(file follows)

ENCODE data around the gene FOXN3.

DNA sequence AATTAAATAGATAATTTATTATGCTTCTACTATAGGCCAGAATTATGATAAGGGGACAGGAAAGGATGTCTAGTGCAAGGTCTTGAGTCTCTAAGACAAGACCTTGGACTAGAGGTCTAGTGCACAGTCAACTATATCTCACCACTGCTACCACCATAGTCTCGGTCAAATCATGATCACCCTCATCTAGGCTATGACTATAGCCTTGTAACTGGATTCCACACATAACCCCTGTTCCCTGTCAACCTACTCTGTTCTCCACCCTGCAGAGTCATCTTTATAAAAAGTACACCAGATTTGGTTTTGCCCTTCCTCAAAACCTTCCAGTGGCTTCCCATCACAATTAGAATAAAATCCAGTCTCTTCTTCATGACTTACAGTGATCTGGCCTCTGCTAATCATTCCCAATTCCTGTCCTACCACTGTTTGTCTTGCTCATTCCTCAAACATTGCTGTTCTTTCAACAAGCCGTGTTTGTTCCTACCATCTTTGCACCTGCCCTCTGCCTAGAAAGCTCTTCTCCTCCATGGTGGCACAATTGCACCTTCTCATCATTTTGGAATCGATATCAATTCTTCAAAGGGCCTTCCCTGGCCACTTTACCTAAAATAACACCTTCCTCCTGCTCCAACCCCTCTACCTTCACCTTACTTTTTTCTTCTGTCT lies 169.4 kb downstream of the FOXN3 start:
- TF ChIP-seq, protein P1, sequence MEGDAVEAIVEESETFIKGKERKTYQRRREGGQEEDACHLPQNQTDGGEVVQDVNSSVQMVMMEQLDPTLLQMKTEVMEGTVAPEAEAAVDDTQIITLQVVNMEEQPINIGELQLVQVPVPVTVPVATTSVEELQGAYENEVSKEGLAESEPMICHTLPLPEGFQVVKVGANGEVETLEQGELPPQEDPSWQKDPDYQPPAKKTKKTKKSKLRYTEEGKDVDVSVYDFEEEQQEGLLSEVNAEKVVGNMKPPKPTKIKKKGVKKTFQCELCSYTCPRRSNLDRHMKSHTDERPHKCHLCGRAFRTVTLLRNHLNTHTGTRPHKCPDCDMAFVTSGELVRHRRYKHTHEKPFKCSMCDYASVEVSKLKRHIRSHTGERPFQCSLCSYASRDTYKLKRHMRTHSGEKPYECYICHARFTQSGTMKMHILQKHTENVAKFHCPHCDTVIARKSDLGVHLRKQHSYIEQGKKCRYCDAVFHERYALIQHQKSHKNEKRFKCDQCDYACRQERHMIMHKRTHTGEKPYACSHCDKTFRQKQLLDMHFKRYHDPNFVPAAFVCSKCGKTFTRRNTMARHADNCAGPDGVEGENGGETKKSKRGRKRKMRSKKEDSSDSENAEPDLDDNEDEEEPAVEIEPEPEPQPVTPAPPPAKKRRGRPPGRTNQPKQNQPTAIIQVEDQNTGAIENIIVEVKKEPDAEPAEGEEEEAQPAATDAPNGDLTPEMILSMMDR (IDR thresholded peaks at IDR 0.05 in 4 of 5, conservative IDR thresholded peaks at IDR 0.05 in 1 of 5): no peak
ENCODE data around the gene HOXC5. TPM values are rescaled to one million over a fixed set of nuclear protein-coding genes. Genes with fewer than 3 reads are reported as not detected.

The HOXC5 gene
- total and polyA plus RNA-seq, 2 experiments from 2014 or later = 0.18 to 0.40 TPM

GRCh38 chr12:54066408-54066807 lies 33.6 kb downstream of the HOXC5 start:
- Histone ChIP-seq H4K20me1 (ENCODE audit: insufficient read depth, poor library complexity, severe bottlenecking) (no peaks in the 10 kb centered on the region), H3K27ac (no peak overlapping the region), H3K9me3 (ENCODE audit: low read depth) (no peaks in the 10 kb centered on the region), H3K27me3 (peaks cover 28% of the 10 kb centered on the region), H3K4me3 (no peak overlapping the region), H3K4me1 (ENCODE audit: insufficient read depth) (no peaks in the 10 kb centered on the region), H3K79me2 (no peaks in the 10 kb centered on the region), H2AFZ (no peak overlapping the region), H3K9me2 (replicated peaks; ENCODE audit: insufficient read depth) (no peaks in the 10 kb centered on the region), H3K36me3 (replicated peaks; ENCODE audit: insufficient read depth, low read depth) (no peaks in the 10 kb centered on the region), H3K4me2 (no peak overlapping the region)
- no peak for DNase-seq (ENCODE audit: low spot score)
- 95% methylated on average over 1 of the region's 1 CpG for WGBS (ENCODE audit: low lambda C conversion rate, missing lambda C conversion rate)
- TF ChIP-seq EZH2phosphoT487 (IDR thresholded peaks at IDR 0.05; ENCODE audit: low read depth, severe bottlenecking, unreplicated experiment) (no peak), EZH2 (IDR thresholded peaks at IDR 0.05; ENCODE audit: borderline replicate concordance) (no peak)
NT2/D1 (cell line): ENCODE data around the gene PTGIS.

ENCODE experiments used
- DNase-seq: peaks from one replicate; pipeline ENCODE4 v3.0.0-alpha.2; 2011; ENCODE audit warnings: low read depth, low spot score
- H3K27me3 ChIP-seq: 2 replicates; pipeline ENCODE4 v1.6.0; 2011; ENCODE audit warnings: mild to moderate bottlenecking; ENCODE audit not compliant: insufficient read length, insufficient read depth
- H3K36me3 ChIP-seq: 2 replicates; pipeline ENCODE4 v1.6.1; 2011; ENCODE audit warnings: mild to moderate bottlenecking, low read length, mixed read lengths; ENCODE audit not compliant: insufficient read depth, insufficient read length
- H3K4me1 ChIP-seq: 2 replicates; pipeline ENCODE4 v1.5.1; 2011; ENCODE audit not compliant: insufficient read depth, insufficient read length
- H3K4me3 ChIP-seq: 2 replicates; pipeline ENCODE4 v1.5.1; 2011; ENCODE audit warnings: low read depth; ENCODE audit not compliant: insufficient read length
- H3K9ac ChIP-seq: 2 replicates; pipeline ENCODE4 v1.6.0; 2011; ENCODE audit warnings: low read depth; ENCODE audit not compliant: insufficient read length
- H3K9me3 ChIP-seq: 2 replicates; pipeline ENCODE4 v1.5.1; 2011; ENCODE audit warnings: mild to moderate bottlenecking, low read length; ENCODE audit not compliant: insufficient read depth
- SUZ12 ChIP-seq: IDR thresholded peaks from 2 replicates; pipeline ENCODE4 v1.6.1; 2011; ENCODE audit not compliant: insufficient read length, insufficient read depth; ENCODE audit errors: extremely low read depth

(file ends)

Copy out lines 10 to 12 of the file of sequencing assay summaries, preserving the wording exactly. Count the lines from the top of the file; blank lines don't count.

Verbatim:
- 95% methylated on average over 1 of the region's 1 CpG for WGBS (ENCODE audit: low lambda C conversion rate, missing lambda C conversion rate)
- TF ChIP-seq EZH2phosphoT487 (IDR thresholded peaks at IDR 0.05; ENCODE audit: low read depth, severe bottlenecking, unreplicated experiment) (no peak), EZH2 (IDR thresholded peaks at IDR 0.05; ENCODE audit: borderline replicate concordance) (no peak)
NT2/D1 (cell line): ENCODE data around the gene PTGIS.